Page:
Tag Archive | journal

Life Journaling with NOSO

This is somewhat different than the usual post. On the surface, it’s basically extolling the power of journaling to make life a little better. But the “too long, didn’t read” version would be this:

Teenagers especially can benefit from journaling. The creators of the NOSO Notebook (Not On SOcial media, get it?) have not only created a journal specifically designed for teens, they are also devoting a significant amount of the proceeds towards “teen wellbeing and mental health initiatives.”

For me, that’s the big selling point. Because there’s a lot of great notebooks out there (in the video, one of the creators has a Field Notes notebook prominently displayed on her desk). But if you’re going to buy a notebook, why not combine that with something that is also going towards the greater good?

Journaling Under Duress

Full disclosure: I began journaling about age fourteen, and it was under duress. I was raised in a religion that held up the journals and memoirs of the founding members in high regard, and it was encouraged as one of the many virtuous qualities a young man would have on his path to righteousness.

Of course, I resented that. I didn’t want to journal, and so a lot of my writing ended up being the furthest thing from righteous. I did not write about my faith in God, I wrote about my bitter resentment over the way the Baby Boomers had put us on the path to nuclear armageddon. I wrote about the crushes that I had on various people, and the heartbreak of unrequited (really: clueless) attempts to garner their attention.

One of the things I wrote a lot about was the way that I could see where people I cared about needed psychological care and counseling — and how the adults who could provide it didn’t see it. I was really resentful of that — and I can tell you that because I can still read those words written thirty-four years ago.

Finding Your Path

I’m not resentful any more — the benefit of hindsight has made me more charitable to the shortcomings of being an “adult” — but I still journal, and I still write whatever comes into my head. It’s by no means been a constant practice. Even the month of December has a whole week missing from my daily journal, and I’m somebody who’s writing a blog post telling you to journal.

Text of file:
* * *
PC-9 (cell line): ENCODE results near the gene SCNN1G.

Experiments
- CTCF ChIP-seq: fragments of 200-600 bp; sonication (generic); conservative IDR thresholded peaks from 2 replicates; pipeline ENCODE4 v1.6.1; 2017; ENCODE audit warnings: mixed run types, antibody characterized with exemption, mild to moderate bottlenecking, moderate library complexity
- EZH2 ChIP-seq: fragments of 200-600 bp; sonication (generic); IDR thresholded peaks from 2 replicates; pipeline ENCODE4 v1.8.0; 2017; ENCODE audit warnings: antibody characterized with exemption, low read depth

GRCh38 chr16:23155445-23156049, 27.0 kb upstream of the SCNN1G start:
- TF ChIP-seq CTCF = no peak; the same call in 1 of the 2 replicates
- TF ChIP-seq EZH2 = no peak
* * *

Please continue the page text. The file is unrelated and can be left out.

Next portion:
Journaling might have been easier to turn into a daily habit if it had been fun from the beginning.

I mean, now I lust after notebooks, I thrill at filling my fountain pens with special inks, I have favorite mugs filled with hot beverage and a comfortable chair to do the writing…I make my journaling a pleasure for myself.

That’s what the NOSO creators have done. They understand all of the reasons why journaling is good for teens especially — but they went the extra mile to make the product itself interesting:

We want to give our budding teens something meaningful and intentional — something analogue to balance beautifully with their tech-filled social lives…our focus is also on it being not too prescriptive, so that it lends itself to any preferred use, be it for goal-setting, planning, ideation, writing, drawing or something else.

Along with that there’s a bunch of stuff about the materials, the paper, even the production process — but if you know a teen, this would be something that would be a worthwhile tool to put in their hands. It can be life-changing.

And if you don’t know a teen, I’d still suggest you back their project. Because somewhere out there there’s a teen who’s gonna need it.

I received no compensation from NOSO for this article, but I am a backer of their project.

Review of Self Journal (so Far)

It’s been a few weeks of working with the SELF Journal, and there have been some surprising results, so I thought I’d do a quick updated review.

The Good

  • The journal’s design is wonderful. It’s a real pleasure to hold, the cloth cover maintains integrity in spite of taking it on several trips, and the thick pages are a pleasure to write on. It’s big enough to feel important but small enough to be conveniently stowed in a pocket or taken out on an airplane.